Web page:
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The Australian Logistics Council (ALC) has welcomed the announcement by the federal and Victorian governments that expressions of interest will soon be sought for companies to connect the Port of Melbourne to major freight hubs and businesses via the city’s existing rail network.
Michael Kilgariff, ALC managing director, said that the Council had been a consistent supporter of the Port Rail Shuttle project, as it would significantly enhance efficiency for freight in Victoria and across national supply chains.
“Moving more freight to rail, where it makes sense commercially, has the potential to significantly improve freight efficiency, while at the same time improving urban amenity, reducing road congestion and decreasing queuing times at ports,” Kilgariff said.
“Increasing the use of short-haul rail was a significant focus of Freight Doesn’t Vote, ALC’s recent submission to the federal government’s Inquiry into National Freight and Supply Chain Priorities.”
Freight Doesn’t Vote is the ALC’s final submission to the inquiry, and makes 41 recommendations covering all modes of transport in the freight logistics sector, and was released earlier in the month.
It builds on the Logistics Council’s two previous working papers and was heavily informed by both industry engagement and dialogue with the Department of Infrastructure and Regional Development.
Echoing concerns raised by Infrastructure Australia, the ALC’s submission called on the federal government to have “greater role” in protected freight transport corridors from urban encroachment, and recommends a review of regulatory practices which, it says, inhibit efficient movement freight. It also outlines opportunities where the government could “incentivise good planning practices” and encourage implementation of up-to-date technologies for increased efficiency outcomes.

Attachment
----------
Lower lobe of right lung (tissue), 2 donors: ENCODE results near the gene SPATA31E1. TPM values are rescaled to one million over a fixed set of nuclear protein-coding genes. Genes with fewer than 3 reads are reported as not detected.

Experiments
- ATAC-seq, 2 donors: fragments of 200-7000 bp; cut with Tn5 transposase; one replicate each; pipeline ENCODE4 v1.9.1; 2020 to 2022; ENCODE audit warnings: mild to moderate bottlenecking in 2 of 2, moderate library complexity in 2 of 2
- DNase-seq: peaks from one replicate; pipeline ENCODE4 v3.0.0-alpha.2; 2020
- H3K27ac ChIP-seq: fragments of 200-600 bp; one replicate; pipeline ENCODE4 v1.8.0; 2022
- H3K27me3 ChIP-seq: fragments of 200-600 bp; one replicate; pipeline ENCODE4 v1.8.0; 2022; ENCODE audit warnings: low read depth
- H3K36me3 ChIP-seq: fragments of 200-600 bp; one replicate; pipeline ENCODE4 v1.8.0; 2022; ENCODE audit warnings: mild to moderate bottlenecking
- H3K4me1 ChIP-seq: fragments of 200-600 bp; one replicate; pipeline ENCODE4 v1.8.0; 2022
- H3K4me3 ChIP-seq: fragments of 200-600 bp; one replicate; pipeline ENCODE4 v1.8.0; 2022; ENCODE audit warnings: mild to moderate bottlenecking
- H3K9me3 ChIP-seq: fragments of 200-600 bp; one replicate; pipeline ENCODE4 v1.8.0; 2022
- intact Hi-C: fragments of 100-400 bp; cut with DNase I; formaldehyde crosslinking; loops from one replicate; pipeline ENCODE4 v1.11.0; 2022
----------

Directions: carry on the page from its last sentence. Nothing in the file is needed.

Furthermore, the ALC’s submission asks the Inquiry that it considers the findings report recently published by BITRE, which found that establishing “value adding hinterland terminals” could secure the necessary traffic volumes for competitive line haul costs with short-haul rail.
“The Inquiry”, the ALC submission states, “should recommend greater government focus and investment in the use of port shuttle/short- haul rail infrastructure as a means to improve supply chain efficiency and reduce congestion.”
Kilgariff said that the Port Rail Shuttle project was a “welcome step” in achieving greater usage of short-haul rail services for freight in Victoria, and would help bring the state up to speed with NSW, where the state government has committed to doubling the amount of freight leaving Port Botany by rail.
“Constructing the Port Rail Shuttle to provide a rail connection between the Port of Melbourne and inland ports in Victoria is a crucially important aspect of improving the state’s freight network and driving greater supply chain efficiency and safety.”
This article first appeared on www.railexpress.com.au
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